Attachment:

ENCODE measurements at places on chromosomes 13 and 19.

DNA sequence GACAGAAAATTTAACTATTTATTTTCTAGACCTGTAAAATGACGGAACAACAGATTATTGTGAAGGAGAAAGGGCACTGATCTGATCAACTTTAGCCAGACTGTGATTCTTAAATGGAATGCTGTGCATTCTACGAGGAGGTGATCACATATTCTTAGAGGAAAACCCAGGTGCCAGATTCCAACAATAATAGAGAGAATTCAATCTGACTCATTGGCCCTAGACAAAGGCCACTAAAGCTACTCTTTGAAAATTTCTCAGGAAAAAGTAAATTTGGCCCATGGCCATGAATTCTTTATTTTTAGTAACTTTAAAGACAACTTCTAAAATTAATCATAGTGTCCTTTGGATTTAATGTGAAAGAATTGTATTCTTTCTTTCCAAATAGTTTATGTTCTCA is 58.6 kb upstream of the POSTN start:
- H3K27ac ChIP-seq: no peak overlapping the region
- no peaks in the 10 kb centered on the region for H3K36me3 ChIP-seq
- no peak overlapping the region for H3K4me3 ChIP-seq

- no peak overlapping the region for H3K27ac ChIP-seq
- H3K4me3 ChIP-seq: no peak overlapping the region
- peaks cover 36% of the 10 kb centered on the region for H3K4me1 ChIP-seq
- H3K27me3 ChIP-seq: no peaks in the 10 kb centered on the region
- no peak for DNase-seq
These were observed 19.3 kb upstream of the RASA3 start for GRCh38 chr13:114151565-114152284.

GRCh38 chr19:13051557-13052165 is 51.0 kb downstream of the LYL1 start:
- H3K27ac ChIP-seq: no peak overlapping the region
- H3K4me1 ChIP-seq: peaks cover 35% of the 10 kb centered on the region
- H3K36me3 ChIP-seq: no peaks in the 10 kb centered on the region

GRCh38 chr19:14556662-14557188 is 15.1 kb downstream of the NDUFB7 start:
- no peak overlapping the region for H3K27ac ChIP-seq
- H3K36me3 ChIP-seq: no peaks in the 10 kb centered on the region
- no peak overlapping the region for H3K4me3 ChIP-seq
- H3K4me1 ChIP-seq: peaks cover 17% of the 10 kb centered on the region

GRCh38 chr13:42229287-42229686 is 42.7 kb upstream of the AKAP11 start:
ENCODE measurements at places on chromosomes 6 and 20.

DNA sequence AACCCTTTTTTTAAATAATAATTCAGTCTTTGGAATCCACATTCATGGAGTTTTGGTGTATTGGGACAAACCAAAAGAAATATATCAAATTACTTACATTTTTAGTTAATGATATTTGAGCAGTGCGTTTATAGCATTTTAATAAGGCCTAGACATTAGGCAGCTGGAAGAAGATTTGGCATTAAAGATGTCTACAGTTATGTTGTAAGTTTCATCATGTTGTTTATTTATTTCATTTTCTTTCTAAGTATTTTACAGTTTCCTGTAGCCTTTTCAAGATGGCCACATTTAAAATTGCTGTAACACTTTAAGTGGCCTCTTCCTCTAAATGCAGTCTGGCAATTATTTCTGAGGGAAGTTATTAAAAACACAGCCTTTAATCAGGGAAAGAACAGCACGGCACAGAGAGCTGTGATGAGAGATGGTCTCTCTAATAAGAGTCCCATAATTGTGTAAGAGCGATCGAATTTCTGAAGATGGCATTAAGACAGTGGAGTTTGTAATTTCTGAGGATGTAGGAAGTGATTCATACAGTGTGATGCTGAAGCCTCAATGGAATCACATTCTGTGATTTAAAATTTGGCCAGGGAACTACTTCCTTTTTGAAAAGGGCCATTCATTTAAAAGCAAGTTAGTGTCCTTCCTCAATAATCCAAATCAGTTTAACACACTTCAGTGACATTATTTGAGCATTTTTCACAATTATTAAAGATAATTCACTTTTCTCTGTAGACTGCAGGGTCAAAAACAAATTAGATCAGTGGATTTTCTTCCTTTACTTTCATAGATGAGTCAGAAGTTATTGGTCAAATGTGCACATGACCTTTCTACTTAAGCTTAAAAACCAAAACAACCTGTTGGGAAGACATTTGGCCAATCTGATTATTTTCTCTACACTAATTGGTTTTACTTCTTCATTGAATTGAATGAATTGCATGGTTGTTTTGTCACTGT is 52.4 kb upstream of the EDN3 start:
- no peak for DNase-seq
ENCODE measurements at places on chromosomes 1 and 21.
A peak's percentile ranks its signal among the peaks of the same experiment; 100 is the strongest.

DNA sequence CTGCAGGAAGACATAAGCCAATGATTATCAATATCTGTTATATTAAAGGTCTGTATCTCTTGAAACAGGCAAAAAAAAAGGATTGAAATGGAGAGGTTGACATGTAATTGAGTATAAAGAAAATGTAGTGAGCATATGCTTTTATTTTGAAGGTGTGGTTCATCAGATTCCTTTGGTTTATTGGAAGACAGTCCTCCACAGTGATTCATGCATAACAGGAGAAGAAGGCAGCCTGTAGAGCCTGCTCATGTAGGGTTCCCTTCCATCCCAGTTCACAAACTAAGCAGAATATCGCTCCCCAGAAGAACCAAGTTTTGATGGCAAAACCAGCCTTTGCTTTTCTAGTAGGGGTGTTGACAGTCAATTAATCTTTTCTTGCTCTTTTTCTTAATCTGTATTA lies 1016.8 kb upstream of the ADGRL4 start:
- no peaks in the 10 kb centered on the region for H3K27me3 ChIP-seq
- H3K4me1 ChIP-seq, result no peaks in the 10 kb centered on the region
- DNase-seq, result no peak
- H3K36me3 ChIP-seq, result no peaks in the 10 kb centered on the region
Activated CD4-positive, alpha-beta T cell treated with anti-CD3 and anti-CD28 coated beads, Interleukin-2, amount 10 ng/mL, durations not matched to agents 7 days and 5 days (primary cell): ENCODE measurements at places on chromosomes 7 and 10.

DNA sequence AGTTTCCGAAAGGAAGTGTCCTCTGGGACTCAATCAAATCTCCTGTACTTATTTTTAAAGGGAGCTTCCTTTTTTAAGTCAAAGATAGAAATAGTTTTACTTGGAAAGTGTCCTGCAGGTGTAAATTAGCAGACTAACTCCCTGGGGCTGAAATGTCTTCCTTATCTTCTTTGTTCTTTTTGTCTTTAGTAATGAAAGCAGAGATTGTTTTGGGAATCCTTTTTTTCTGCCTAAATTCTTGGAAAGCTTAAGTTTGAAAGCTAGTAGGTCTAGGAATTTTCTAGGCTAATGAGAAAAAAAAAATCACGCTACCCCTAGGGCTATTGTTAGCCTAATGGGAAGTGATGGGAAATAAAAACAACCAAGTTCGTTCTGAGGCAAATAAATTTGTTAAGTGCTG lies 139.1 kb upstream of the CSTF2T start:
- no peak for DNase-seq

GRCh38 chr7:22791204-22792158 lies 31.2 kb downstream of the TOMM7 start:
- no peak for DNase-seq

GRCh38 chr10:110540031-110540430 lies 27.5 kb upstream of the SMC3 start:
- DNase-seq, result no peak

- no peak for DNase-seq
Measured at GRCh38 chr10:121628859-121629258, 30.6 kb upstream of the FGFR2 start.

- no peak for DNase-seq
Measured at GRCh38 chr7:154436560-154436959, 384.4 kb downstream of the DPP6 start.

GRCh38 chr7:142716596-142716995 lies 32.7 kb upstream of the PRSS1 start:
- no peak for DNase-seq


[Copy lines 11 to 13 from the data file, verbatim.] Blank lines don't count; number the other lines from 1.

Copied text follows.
These were observed 19.3 kb upstream of the RASA3 start for GRCh38 chr13:114151565-114152284.

GRCh38 chr19:13051557-13052165 is 51.0 kb downstream of the LYL1 start:
- H3K27ac ChIP-seq: no peak overlapping the region